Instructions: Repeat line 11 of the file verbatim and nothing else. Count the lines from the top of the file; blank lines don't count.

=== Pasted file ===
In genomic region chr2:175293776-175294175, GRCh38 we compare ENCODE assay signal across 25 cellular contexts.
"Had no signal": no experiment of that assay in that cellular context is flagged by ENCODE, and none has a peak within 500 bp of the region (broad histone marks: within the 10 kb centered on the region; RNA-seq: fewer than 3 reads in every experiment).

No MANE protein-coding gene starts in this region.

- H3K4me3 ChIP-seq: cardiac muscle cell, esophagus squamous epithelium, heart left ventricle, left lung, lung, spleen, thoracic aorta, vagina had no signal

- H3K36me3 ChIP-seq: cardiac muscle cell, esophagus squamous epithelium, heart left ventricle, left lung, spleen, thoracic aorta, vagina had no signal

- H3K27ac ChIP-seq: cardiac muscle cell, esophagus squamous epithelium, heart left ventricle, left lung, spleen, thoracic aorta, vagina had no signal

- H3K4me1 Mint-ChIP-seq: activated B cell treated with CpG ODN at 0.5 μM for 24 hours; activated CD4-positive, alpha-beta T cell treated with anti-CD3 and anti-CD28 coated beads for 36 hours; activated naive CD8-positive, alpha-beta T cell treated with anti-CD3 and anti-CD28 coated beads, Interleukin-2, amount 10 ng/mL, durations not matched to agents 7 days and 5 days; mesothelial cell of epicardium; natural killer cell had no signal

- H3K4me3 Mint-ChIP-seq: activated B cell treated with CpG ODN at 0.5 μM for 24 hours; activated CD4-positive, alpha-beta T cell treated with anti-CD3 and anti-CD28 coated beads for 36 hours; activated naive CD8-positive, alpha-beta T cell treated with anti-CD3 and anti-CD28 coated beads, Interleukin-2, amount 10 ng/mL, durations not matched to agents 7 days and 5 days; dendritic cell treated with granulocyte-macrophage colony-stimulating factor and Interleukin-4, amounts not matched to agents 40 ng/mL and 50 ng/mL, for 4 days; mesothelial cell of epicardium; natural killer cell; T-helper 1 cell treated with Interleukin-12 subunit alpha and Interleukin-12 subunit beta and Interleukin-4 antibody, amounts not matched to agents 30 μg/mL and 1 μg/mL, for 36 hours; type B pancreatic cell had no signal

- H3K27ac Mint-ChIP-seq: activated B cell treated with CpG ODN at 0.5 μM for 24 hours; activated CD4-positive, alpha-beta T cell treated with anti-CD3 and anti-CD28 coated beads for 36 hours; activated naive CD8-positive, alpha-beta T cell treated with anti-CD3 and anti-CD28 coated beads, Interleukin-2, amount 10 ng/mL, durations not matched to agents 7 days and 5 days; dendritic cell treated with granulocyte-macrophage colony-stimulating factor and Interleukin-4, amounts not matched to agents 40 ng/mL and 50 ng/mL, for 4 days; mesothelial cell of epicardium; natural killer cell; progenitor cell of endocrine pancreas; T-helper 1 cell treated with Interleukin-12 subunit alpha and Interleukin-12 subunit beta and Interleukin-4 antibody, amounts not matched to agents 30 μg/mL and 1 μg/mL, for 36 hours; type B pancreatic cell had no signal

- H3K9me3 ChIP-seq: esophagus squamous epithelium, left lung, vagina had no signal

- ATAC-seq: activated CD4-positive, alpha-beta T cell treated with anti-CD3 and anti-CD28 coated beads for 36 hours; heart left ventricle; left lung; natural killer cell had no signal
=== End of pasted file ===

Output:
- ATAC-seq: activated CD4-positive, alpha-beta T cell treated with anti-CD3 and anti-CD28 coated beads for 36 hours; heart left ventricle; left lung; natural killer cell had no signal